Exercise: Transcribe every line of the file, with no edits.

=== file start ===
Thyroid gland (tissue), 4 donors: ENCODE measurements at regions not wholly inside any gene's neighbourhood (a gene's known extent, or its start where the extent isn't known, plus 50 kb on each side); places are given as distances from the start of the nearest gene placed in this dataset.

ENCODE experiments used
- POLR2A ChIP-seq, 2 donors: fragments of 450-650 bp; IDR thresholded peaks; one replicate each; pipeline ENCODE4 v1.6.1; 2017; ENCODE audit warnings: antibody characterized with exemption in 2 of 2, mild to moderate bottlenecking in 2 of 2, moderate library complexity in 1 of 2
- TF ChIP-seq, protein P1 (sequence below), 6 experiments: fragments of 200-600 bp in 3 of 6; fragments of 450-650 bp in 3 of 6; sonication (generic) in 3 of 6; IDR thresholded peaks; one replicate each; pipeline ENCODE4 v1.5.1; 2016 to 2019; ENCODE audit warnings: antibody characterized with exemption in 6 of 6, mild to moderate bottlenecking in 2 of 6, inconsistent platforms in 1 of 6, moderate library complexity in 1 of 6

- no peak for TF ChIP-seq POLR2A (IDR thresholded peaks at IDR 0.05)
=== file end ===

Thyroid gland (tissue), 4 donors: ENCODE measurements at regions not wholly inside any gene's neighbourhood (a gene's known extent, or its start where the extent isn't known, plus 50 kb on each side); places are given as distances from the start of the nearest gene placed in this dataset.

ENCODE experiments used
- POLR2A ChIP-seq, 2 donors: fragments of 450-650 bp; IDR thresholded peaks; one replicate each; pipeline ENCODE4 v1.6.1; 2017; ENCODE audit warnings: antibody characterized with exemption in 2 of 2, mild to moderate bottlenecking in 2 of 2, moderate library complexity in 1 of 2
- TF ChIP-seq, protein P1 (sequence below), 6 experiments: fragments of 200-600 bp in 3 of 6; fragments of 450-650 bp in 3 of 6; sonication (generic) in 3 of 6; IDR thresholded peaks; one replicate each; pipeline ENCODE4 v1.5.1; 2016 to 2019; ENCODE audit warnings: antibody characterized with exemption in 6 of 6, mild to moderate bottlenecking in 2 of 6, inconsistent platforms in 1 of 6, moderate library complexity in 1 of 6

- no peak for TF ChIP-seq POLR2A (IDR thresholded peaks at IDR 0.05)